posted by DirtyOldTown at 3:05 PM on February 3, 2013


Mrs unSane is an animal behaviourist (read: pet shrink). She once had to deal with a dog which liked to pee in the owner's toaster.

If it's not a breach of professional ethics, could you give us a high level summary of how this pattern was established and how mrs unSane solved it? That seems like a positively bizarre problem.
posted by winna at 3:10 PM on February 3, 2013 [2 favorites]


I'm a therapist and I think therapy is sometimes recommended too liberally here. Therapy works well and quickly when people are interested in change, and for dealing with issues of distress. It is not a panacea, however, nor is it always a good idea when natural coping strategies are working well. Billy Bragg has a line in some song on one of his weepy albums about being careful when you take things apart in the realm of human relations as they don't always fit together again.
posted by OmieWise at 3:32 PM on February 3, 2013 [1 favorite]


If it's not a breach of professional ethics, could you give us a high level summary of how this pattern was established and how mrs unSane solved it? That seems like a positively bizarre problem.


History doesn't record how it started but probably as some kind of territorial pissing thing. There's a whole dominance thing with dogs about being at a higher level than you, and its surprising how many dog problems can be traced to them thinking that they're at a higher level in the dog-erarchy than you (or your partner, or kids). Usually these bizarre problems are just one aspect of a seriously screwy dog-human situation which can be hard to correct, because the problem really isn't with the dog but the humans.

The 'solution' was pretty much the usual one, train the owners to reinforce their dominance by not letting the dog sit on furniture, beds etc, being stricter about feeding, positive reinforcement for peeing in the right place, other obedience training, and so on and so on. But often when things have gone this far and the dog is older, there's not much you can do. Mrs U got out of the crisis business because it was too depressing, and sometimes there were horrible liability issues (kids + aggressive dogs). Now she's more into puppy training and pet photography.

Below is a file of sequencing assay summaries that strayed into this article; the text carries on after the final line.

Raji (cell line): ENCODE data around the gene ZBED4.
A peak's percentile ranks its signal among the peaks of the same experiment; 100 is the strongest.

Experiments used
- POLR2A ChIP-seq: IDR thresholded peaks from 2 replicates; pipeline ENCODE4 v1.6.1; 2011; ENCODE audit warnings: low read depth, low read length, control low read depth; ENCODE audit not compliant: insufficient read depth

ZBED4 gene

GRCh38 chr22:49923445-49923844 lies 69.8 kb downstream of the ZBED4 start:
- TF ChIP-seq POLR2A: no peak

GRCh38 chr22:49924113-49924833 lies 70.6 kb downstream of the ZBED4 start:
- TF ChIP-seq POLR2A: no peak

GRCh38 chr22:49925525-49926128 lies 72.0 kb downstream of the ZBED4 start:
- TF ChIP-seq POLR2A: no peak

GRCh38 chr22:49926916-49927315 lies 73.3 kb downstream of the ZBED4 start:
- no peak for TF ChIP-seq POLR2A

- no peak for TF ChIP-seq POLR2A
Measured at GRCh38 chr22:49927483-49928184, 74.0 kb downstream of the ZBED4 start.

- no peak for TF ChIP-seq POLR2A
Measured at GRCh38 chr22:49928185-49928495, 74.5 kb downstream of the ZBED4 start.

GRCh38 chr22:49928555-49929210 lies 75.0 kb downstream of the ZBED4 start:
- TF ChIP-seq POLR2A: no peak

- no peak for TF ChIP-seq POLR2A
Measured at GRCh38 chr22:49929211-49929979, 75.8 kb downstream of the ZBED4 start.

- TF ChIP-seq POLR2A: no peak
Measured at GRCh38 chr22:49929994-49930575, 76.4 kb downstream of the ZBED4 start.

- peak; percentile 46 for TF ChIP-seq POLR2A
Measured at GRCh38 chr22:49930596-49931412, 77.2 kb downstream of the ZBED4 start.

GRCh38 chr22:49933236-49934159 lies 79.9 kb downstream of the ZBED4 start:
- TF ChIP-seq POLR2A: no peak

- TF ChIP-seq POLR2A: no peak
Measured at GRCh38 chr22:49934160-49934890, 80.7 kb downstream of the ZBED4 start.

posted by unSane at 4:39 PM on February 3, 2013 [1 favorite]


Oh and get rid of the toaster.
posted by unSane at 4:40 PM on February 3, 2013 [3 favorites]


If you put some toast in & turned the toaster on, the dog would learn pretty quickly not to pee on it. You might even be able to jerry-rig it to have a continuous supply of current to make the process a bit easier.

The bigger issue, IMHO, is how & why is the dog able to get up onto the kitchen bench in the first place? Or, why is the toaster on the floor?
posted by UbuRoivas at 5:05 PM on February 3, 2013 [2 favorites]


If you put some toast in & turned the toaster on, the dog would learn pretty quickly not to pee on it.

Negative reinforcement is not big in behaviour circles. Moreover, you'd just train the dog to do it when you're out.

Some dogs are very good climbers. One of our dogs used to be able to climb a 6' garden fence.
posted by unSane at 5:26 PM on February 3, 2013


The thought of someone letting their dog on the kitchen counter makes me even more determined never to eat food out of a coworker or friend's kitchen. Say what you will about restaurants, but few of them deliberately permit the lesser beasts to roam food preparation surfaces.

The worst thing that ever happened to me was that my dog got on top of the entertainment center and chewed all the buttons off the remote, but it taught me a valuable lesson about not assuming what things will look like toys to a puppy's eye, so I got something out of it.
posted by winna at 5:30 PM on February 3, 2013


I'm curious what "therapy" actually is. I saw a counselor to combat depression and anxiety a few years ago (a long time ago now actually) and we just chatted for an hour or so in his dingy low-rent office overlooking a car lot (he actually is also an entrepreneur, specializing in coffee shops).

To get my insurance to pay for it, we called it "professional coaching". Is that "therapy"? Or does therapy involve lying on a couch?
posted by KokuRyu at 9:46 PM on February 3, 2013